Prop. 15 approaches the “third rail” of California politics

If Proposition 15 prevails at the ballot next month, that’s anyone’s guess.

Nonetheless, the measure to reform how property is taxed and money is distributed is the closest anyone’s gotten to touching the “third rail” of California politics—despite nearly 40 years of attempts.

Proposition 13, which passed in 1978, froze property tax assessments at purchase, allowing for small annual tax increases and ensuring that people—particularly those on fixed incomes—wouldn’t be taxed out of their homes as property values soared. That made the law untouchable.

Prop. 13, however, also generously applied the tax break to non-residential properties, from towering office buildings to golf courses. Prop. 15 would change that by mandating that commercial properties be assessed every three years and taxed at their current fair market value. The proposition, known as “Schools and Communities First,” would not change how single-family houses, condos and apartment buildings are assessed.

Some critics, including Prop. 13 reform proponents, believe Prop. 15 contains a poison pill for the Bay Area: it would export money out of the region. Progressive voters who may be inclined to support Prop. 15 because they believe in property tax reform may not know that’s what they are voting for, said Jennifer Bestor, volunteer research director for the nonprofit Educate Our State.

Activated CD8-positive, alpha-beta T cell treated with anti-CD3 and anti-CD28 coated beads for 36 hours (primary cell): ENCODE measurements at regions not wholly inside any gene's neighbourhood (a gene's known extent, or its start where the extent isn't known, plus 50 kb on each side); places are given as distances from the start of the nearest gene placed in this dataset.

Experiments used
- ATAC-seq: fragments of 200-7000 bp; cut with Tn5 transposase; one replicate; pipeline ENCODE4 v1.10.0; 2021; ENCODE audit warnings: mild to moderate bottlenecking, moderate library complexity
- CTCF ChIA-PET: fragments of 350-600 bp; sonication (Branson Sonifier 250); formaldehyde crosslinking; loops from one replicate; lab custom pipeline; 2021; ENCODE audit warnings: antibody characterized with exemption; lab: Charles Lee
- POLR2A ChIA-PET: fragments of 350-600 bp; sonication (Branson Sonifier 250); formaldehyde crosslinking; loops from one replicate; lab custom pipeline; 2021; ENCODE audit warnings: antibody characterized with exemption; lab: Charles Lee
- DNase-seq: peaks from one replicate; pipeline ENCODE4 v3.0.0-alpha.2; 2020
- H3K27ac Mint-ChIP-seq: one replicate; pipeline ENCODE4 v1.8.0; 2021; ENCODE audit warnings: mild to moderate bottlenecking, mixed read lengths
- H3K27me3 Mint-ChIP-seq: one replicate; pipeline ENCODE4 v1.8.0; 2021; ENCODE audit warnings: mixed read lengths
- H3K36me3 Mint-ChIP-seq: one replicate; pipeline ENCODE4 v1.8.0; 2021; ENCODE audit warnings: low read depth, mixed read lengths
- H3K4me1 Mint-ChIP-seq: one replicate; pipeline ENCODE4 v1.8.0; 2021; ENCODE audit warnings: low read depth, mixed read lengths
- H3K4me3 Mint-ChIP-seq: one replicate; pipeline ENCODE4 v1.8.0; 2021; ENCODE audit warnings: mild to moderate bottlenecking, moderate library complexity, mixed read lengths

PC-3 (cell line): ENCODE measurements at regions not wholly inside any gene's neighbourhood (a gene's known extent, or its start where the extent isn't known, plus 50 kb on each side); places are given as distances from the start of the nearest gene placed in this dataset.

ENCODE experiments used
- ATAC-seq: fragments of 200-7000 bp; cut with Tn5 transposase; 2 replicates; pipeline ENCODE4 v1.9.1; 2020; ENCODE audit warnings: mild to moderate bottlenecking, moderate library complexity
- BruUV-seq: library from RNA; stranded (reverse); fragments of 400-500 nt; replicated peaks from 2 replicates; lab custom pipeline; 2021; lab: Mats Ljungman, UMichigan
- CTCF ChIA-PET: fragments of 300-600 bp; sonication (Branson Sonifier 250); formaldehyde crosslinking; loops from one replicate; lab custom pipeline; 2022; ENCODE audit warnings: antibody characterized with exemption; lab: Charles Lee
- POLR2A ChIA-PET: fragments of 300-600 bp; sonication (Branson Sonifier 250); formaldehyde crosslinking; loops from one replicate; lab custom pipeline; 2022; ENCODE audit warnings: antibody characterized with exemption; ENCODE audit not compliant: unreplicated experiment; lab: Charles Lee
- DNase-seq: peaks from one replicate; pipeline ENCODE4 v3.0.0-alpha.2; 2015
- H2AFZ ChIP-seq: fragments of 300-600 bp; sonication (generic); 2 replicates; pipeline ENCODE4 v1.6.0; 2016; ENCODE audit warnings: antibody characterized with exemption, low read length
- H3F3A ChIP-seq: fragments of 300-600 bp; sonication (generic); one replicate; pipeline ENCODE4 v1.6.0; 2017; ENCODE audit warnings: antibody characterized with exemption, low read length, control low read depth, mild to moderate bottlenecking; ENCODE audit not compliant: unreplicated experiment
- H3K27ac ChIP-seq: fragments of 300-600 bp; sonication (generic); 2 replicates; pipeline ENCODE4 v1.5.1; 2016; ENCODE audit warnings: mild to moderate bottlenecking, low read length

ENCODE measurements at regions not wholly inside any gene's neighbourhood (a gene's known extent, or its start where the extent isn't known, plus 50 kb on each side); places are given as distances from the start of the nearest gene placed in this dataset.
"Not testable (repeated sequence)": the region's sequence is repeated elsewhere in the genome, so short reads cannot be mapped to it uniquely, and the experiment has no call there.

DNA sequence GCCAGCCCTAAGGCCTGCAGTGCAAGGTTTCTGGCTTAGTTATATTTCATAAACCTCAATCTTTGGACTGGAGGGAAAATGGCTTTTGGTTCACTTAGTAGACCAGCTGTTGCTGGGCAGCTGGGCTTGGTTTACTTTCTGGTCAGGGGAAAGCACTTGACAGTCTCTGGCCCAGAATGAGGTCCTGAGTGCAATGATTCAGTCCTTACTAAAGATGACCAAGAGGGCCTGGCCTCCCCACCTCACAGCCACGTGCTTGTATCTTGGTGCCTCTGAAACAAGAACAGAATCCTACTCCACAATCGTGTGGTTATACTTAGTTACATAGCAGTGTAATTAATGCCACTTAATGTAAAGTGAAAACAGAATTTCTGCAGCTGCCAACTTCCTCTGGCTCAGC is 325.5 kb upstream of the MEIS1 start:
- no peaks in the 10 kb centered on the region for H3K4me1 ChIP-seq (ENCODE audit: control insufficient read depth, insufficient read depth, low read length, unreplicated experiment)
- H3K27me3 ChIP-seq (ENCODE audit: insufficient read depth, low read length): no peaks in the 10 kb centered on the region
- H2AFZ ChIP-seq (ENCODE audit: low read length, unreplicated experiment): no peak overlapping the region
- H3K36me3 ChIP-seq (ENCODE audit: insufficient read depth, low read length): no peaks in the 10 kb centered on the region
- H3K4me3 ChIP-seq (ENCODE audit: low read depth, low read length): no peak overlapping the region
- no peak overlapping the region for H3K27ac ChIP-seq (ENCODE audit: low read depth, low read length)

“If you understand property tax allocation—and this [measure] came out of L.A., and those folks do—the way that it all falls out is actually they [Los Angeles] end up also being the biggest taker from the statewide school pot,” said Bestor, who was speaking on behalf of herself and not Educate Our State. “This whole thing is meant to extract money up here and ship it down there.”

Advocates for Prop. 15, known as Schools and Community First, say it’s not that simple.

While money will move between counties if the measure is approved, the distribution is meant to send money to the neediest schools and equalize education across California, which ranks 41st nationwide when it comes to K-12 per-student spending after adjusting for the cost of living, according to the California Budget and Policy Center.

Alex Stack, communications director for the Schools and Community First campaign, said in an interview that California “has created incredible wealth, and every single school in the state will benefit.” He added, “We are fine with ESL learners and foster kids and low-income students getting a bit more resources.”

Stack says that with Prop. 15, each school will be guaranteed at least $100 more per child annually than they are guaranteed today, marking a win for schools across the state.

Bestor says that after crunching the numbers, she’s not convinced that parents and school districts in the Bay Area will deem the proposition a win.

“When people feel like they’re spending so much on the schools … and then it doesn’t get there, it ruins our civic faith in our schools,” she said.

The proposition promises to bring between $6.5 billion and $11.5 billion to schools, community colleges and local governments in coming years as properties are reassessed.